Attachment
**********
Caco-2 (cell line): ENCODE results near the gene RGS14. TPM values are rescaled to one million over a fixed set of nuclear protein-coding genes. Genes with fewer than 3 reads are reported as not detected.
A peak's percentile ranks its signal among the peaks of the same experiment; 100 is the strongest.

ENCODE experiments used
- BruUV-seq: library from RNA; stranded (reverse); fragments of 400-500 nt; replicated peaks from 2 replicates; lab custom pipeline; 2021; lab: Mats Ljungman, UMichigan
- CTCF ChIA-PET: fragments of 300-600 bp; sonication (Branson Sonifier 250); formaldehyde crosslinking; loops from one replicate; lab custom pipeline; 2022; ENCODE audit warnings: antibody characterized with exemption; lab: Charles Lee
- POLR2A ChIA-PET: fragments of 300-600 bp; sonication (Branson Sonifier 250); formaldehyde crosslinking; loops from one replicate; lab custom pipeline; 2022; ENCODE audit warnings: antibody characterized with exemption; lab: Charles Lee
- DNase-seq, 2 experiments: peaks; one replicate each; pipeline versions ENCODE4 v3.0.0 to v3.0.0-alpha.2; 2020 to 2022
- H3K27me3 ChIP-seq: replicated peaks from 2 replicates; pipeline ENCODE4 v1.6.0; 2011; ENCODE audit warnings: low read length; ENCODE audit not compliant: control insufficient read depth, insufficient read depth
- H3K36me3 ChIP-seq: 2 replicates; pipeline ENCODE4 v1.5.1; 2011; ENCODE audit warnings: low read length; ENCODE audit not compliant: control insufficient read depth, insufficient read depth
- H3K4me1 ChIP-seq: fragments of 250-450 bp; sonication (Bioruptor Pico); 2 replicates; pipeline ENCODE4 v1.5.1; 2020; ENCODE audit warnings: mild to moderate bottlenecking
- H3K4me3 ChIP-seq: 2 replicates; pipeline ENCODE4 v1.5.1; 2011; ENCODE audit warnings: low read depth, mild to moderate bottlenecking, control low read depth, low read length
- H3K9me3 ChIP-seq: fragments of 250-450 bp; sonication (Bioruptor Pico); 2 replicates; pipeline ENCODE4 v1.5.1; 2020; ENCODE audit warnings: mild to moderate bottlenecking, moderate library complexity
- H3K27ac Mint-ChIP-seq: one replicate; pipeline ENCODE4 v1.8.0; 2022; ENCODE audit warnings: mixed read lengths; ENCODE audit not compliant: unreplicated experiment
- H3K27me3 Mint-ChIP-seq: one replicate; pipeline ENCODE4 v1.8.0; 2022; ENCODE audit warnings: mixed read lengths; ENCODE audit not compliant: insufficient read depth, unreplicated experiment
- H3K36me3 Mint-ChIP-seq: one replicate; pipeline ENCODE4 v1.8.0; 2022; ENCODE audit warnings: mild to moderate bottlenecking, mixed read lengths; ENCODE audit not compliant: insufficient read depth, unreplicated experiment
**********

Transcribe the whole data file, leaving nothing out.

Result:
Caco-2 (cell line): ENCODE results near the gene RGS14. TPM values are rescaled to one million over a fixed set of nuclear protein-coding genes. Genes with fewer than 3 reads are reported as not detected.
A peak's percentile ranks its signal among the peaks of the same experiment; 100 is the strongest.

ENCODE experiments used
- BruUV-seq: library from RNA; stranded (reverse); fragments of 400-500 nt; replicated peaks from 2 replicates; lab custom pipeline; 2021; lab: Mats Ljungman, UMichigan
- CTCF ChIA-PET: fragments of 300-600 bp; sonication (Branson Sonifier 250); formaldehyde crosslinking; loops from one replicate; lab custom pipeline; 2022; ENCODE audit warnings: antibody characterized with exemption; lab: Charles Lee
- POLR2A ChIA-PET: fragments of 300-600 bp; sonication (Branson Sonifier 250); formaldehyde crosslinking; loops from one replicate; lab custom pipeline; 2022; ENCODE audit warnings: antibody characterized with exemption; lab: Charles Lee
- DNase-seq, 2 experiments: peaks; one replicate each; pipeline versions ENCODE4 v3.0.0 to v3.0.0-alpha.2; 2020 to 2022
- H3K27me3 ChIP-seq: replicated peaks from 2 replicates; pipeline ENCODE4 v1.6.0; 2011; ENCODE audit warnings: low read length; ENCODE audit not compliant: control insufficient read depth, insufficient read depth
- H3K36me3 ChIP-seq: 2 replicates; pipeline ENCODE4 v1.5.1; 2011; ENCODE audit warnings: low read length; ENCODE audit not compliant: control insufficient read depth, insufficient read depth
- H3K4me1 ChIP-seq: fragments of 250-450 bp; sonication (Bioruptor Pico); 2 replicates; pipeline ENCODE4 v1.5.1; 2020; ENCODE audit warnings: mild to moderate bottlenecking
- H3K4me3 ChIP-seq: 2 replicates; pipeline ENCODE4 v1.5.1; 2011; ENCODE audit warnings: low read depth, mild to moderate bottlenecking, control low read depth, low read length
- H3K9me3 ChIP-seq: fragments of 250-450 bp; sonication (Bioruptor Pico); 2 replicates; pipeline ENCODE4 v1.5.1; 2020; ENCODE audit warnings: mild to moderate bottlenecking, moderate library complexity
- H3K27ac Mint-ChIP-seq: one replicate; pipeline ENCODE4 v1.8.0; 2022; ENCODE audit warnings: mixed read lengths; ENCODE audit not compliant: unreplicated experiment
- H3K27me3 Mint-ChIP-seq: one replicate; pipeline ENCODE4 v1.8.0; 2022; ENCODE audit warnings: mixed read lengths; ENCODE audit not compliant: insufficient read depth, unreplicated experiment
- H3K36me3 Mint-ChIP-seq: one replicate; pipeline ENCODE4 v1.8.0; 2022; ENCODE audit warnings: mild to moderate bottlenecking, mixed read lengths; ENCODE audit not compliant: insufficient read depth, unreplicated experiment